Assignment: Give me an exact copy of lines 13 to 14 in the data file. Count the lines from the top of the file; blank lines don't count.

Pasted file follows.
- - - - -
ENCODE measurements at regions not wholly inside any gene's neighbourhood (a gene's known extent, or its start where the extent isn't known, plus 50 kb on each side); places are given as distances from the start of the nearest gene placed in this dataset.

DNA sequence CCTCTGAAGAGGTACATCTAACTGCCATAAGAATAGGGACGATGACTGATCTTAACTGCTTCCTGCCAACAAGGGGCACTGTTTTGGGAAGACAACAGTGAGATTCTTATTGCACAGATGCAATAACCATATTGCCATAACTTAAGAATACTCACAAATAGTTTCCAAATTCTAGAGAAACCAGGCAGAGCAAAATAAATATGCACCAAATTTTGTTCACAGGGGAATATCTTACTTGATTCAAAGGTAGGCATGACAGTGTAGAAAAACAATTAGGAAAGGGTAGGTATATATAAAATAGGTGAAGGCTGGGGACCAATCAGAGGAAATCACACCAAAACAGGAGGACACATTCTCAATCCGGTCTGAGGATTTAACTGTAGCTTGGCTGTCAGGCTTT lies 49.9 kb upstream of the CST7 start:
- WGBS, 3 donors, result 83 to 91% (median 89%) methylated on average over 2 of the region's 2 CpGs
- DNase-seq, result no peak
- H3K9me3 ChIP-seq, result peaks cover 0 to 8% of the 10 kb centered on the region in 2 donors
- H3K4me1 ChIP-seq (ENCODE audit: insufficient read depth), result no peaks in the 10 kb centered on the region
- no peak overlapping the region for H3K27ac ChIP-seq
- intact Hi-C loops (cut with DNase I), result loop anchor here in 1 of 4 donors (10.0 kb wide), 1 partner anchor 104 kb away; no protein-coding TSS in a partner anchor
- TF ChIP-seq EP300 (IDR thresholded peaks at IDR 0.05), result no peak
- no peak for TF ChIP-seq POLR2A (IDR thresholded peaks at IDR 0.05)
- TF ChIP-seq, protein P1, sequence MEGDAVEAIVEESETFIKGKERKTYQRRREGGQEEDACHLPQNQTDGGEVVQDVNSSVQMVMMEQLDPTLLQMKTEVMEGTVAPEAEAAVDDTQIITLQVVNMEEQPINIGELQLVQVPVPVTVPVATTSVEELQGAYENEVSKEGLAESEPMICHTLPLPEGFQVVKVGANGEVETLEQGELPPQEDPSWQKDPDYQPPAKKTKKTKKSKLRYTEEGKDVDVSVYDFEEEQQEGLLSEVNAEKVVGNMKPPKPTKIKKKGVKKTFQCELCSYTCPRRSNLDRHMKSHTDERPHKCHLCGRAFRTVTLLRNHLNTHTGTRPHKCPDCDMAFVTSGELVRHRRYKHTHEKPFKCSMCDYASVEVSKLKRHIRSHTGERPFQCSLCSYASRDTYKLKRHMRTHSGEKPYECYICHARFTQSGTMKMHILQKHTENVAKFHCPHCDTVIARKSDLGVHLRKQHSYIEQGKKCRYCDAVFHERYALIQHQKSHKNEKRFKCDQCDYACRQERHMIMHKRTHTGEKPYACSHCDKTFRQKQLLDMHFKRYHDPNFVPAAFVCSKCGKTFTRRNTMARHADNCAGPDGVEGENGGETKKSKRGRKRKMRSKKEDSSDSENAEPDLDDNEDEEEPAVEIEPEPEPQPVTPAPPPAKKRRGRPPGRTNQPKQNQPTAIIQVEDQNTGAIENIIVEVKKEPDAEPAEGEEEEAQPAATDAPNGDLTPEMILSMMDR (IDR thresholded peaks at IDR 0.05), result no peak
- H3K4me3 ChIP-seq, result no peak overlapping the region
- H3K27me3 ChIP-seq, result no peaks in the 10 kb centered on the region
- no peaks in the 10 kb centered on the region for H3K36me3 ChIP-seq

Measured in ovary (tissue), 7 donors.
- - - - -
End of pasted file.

- H3K27me3 ChIP-seq, result no peaks in the 10 kb centered on the region
- no peaks in the 10 kb centered on the region for H3K36me3 ChIP-seq